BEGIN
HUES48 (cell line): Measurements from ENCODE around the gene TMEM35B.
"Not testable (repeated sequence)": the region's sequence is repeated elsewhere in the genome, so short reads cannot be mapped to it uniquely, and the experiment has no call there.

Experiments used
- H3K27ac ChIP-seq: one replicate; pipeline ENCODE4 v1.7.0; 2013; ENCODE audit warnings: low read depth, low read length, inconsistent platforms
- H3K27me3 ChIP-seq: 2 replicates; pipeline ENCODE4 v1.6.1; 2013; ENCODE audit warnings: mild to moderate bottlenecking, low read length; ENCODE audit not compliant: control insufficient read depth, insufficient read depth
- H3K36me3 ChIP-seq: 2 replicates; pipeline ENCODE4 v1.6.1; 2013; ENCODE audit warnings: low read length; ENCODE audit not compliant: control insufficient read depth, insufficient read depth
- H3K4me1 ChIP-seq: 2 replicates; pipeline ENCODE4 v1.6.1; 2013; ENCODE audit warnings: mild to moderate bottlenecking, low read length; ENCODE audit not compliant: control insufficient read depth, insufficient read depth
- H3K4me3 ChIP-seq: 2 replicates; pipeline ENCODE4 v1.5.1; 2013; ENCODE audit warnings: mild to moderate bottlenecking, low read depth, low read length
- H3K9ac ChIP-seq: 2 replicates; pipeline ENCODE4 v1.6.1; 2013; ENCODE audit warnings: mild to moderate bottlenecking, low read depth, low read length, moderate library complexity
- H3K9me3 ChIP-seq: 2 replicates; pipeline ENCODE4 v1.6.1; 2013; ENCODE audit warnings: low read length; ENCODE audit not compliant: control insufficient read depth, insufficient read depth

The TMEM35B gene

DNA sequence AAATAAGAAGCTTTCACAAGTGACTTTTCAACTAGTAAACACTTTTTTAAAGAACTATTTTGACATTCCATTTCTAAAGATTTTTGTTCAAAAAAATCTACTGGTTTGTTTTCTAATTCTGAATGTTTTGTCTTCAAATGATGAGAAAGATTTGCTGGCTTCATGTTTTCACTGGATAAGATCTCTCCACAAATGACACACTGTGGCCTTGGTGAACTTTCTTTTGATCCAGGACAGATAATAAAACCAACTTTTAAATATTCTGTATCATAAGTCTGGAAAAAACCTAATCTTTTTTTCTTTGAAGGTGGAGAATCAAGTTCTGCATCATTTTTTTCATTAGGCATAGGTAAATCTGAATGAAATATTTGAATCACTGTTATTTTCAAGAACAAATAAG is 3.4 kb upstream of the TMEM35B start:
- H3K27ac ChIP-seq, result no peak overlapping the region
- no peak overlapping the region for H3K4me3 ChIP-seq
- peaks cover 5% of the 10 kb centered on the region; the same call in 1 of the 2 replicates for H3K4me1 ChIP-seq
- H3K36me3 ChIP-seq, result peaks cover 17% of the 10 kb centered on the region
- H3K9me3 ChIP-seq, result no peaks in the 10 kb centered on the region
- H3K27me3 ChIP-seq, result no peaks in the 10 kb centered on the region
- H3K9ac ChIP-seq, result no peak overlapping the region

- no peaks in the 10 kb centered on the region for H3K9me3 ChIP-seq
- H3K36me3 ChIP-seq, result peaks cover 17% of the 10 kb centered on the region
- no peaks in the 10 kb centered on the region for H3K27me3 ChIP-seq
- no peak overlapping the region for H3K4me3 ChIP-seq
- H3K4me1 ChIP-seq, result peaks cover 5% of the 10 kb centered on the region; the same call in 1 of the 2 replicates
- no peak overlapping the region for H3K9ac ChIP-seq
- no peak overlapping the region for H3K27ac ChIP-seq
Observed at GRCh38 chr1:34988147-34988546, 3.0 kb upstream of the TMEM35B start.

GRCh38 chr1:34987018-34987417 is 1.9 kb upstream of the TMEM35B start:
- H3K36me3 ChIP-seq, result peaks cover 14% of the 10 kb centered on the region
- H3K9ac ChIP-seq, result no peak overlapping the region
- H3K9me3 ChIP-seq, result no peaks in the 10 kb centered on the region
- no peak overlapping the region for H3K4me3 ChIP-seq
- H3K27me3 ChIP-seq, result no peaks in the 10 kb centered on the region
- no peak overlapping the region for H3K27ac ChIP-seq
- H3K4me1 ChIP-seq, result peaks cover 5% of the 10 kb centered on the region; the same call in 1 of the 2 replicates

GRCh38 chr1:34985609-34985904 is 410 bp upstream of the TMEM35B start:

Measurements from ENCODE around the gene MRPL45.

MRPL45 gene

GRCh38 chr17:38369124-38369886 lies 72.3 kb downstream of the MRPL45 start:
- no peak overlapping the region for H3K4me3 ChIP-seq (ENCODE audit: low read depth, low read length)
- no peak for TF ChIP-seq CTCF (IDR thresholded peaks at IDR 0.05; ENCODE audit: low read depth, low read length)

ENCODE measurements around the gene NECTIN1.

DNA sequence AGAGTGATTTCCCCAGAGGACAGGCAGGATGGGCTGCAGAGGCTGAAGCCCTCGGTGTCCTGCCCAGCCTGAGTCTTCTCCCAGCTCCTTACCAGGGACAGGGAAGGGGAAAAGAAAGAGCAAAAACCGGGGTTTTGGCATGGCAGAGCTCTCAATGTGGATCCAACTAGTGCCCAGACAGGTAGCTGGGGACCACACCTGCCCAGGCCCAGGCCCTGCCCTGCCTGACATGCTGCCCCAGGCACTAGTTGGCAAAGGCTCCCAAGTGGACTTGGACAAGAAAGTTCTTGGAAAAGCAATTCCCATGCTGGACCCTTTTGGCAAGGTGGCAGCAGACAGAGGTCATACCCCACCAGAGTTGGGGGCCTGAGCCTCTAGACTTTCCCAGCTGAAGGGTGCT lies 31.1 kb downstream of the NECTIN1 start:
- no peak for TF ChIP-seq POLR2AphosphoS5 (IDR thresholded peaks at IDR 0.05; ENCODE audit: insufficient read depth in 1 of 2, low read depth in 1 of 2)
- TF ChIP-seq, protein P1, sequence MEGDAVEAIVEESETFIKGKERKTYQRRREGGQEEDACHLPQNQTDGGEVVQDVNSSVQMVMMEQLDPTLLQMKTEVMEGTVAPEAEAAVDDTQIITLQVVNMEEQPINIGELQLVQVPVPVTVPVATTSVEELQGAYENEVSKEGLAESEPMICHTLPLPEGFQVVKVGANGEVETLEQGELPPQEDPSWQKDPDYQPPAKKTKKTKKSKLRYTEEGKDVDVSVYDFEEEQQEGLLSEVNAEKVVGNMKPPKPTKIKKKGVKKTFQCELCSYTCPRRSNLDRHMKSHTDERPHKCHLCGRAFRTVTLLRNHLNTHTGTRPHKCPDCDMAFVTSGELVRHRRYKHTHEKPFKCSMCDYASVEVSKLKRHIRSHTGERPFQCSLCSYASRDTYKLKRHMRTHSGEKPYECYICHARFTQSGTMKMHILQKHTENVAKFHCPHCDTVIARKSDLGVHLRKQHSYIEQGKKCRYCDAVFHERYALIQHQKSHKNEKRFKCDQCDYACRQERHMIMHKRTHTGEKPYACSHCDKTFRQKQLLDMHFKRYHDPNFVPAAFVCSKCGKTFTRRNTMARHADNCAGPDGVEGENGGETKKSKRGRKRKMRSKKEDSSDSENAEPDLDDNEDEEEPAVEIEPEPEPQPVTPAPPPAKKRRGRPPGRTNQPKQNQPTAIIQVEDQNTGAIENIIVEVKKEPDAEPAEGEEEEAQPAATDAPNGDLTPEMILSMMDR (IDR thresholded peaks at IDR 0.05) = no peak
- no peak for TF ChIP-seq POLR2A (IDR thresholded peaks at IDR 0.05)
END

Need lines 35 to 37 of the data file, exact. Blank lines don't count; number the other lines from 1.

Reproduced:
- H3K4me1 ChIP-seq, result peaks cover 5% of the 10 kb centered on the region; the same call in 1 of the 2 replicates

GRCh38 chr1:34985609-34985904 is 410 bp upstream of the TMEM35B start:

Measurements from ENCODE around the gene MRPL45.